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BASF develops innovative coating solution to protect foods from packaging contamination

March 12, 2014 • News

Colourful and eye-catching food packaging is what makes a product sell. Well-designed paper packaging is also essential for food producers as it is lightweight, saves space when stacked and allows for cost-effective transportation to its final destination. It also protects the products against moisture, contamination and damage.

Image credit: www.basf.com

Image credit: www.basf.com

However, many food products are enveloped in protective paper made from recycled waste paper, such as newspapers, which can contain residues of newspaper printing inks and mineral oils not approved for food contact. These mineral oils cannot be completely removed in the recycling process and consequently enter the packaging. This process of food contamination, called migration, can occur even without direct contact between the cardboard and the food.

“Studies by the official Food Safety Authority of the Canton of Zurich have shown that about 30% of all migratable substances have entered the food after two months at room temperature,” explains Heiko Diehl, member of BASF’s Packaging Network Team.

“Once the contaminants have accumulated in the food, they can no longer be removed or made safe by washing or boiling,” adds Diehl.

According to the press release by BASF, the company came up with a coating solution to protect the foods from these substances. The BASF team developed various barrier solutions that are applied to the internal surface of the cardboard box. These extremely thin coatings are made from polymers, in other words macromolecules made up of many repeating smaller molecules. Barrier coatings that are only 10 to 15 micrometres thick– by comparison, a hair is 120 micrometres thick– already protect food from the contaminants for up to three years. Products like noodles that remain for an average of 15 to 24 months in the packages, are thereby reliably protected.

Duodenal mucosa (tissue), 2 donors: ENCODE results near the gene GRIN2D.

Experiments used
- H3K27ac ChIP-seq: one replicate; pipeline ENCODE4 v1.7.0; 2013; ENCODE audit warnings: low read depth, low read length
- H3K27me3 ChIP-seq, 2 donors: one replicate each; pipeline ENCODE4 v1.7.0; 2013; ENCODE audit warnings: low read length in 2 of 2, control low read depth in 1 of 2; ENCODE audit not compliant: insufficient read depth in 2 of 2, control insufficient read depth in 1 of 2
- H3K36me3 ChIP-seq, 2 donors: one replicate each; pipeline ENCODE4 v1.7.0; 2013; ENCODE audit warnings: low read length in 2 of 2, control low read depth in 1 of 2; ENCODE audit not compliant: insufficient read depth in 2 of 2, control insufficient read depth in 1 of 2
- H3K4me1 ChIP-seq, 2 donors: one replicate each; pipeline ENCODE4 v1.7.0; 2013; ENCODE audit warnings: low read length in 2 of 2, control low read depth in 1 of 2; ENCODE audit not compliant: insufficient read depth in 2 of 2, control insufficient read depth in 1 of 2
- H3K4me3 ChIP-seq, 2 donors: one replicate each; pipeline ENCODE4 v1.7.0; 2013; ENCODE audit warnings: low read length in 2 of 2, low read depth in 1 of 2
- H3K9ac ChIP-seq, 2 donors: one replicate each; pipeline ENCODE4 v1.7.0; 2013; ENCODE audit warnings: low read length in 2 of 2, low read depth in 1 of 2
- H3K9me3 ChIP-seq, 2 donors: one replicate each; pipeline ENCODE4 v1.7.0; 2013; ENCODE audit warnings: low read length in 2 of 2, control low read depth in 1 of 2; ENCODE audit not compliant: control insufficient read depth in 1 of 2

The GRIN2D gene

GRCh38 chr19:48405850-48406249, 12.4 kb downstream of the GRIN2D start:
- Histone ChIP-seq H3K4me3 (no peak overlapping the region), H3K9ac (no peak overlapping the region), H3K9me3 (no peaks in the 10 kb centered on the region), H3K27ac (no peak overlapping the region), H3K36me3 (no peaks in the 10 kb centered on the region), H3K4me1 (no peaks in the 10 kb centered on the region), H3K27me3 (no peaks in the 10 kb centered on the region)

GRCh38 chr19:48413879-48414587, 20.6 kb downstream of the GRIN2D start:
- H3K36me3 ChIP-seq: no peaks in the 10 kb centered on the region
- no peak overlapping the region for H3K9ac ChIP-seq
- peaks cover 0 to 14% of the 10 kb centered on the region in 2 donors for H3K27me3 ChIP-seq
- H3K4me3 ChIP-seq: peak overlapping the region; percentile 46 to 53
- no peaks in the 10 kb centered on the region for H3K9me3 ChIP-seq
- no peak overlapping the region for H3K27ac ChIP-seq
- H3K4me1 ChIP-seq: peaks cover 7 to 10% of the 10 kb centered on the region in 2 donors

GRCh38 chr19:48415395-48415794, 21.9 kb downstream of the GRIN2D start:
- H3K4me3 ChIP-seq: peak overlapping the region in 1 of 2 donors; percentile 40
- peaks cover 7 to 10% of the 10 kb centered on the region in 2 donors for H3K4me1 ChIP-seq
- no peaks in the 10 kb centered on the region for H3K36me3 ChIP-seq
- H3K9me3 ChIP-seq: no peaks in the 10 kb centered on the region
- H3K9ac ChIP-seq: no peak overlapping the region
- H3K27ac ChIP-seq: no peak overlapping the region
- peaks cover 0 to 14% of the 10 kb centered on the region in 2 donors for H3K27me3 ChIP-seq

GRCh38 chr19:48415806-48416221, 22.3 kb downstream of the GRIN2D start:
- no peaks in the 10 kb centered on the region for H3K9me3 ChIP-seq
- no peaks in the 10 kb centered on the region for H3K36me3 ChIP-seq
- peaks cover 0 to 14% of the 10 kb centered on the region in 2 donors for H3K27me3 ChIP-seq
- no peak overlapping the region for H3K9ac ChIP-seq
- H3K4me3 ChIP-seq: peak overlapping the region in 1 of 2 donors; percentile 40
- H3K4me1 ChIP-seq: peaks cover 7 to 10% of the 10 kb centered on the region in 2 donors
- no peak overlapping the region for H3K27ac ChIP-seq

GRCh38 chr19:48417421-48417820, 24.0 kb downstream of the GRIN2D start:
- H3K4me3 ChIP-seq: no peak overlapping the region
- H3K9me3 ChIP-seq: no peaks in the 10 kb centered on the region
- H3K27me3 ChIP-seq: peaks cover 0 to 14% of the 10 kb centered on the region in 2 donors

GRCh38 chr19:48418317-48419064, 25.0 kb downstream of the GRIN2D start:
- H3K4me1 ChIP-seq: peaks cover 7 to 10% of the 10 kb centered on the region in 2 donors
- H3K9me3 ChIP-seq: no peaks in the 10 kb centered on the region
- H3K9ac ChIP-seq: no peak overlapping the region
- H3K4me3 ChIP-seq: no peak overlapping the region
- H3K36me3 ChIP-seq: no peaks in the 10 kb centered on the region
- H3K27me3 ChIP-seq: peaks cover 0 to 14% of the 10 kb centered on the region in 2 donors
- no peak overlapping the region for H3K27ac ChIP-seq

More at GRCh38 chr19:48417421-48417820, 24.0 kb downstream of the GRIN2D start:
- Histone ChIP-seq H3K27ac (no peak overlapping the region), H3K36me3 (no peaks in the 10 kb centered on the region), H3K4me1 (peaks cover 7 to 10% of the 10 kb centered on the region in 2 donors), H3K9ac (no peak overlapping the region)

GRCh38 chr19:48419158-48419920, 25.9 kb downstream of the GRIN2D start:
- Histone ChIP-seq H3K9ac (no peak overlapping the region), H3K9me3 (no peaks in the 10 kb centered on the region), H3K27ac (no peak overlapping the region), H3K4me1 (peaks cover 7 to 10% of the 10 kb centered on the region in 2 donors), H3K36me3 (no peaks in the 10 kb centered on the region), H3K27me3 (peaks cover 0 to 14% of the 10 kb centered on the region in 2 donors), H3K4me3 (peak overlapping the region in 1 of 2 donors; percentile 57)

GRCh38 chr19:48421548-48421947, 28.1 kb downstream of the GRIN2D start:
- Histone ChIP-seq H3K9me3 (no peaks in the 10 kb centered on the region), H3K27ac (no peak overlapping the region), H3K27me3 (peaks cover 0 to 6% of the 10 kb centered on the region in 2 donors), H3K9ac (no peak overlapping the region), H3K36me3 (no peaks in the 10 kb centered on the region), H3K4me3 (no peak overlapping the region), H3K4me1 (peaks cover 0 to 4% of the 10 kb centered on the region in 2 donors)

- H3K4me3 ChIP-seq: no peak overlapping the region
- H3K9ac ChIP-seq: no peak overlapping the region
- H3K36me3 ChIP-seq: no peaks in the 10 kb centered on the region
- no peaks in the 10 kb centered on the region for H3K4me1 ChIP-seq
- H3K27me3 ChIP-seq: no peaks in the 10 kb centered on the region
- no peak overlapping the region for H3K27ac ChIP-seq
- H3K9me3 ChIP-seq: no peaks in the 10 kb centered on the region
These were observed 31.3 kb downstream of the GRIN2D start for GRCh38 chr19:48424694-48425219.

“The most important requirement for the barriers is that the breakthrough time – which is the period until a barrier can become permeable and allow health hazardous substances to penetrate into the food – is longer than the shelf-life of the packaged product,” explains Diehl.

“Our barrier coatings can be imagined as being like a close meshwork that allows only certain molecules to pass through,” continues Diehl.

According to him, the barrier effect can only be penetrated by very small molecules, like water vapour, while larger molecules like mineral oil residues cannot cross.

“The coating simultaneously has to be flexible enough to prevent fractures forming when folding the cardboard ensuring the barrier remains intact,” says Dr Carmen Cimpeanu of BASF Materials and Systems Research.

BASF is the world’s leading chemical company that promotes environmental protection and social responsibility. The company employs more than 112,000 workers across its six Germany-based Verbund sites and 376 additional production sites scattered all over the world.

 

 

 

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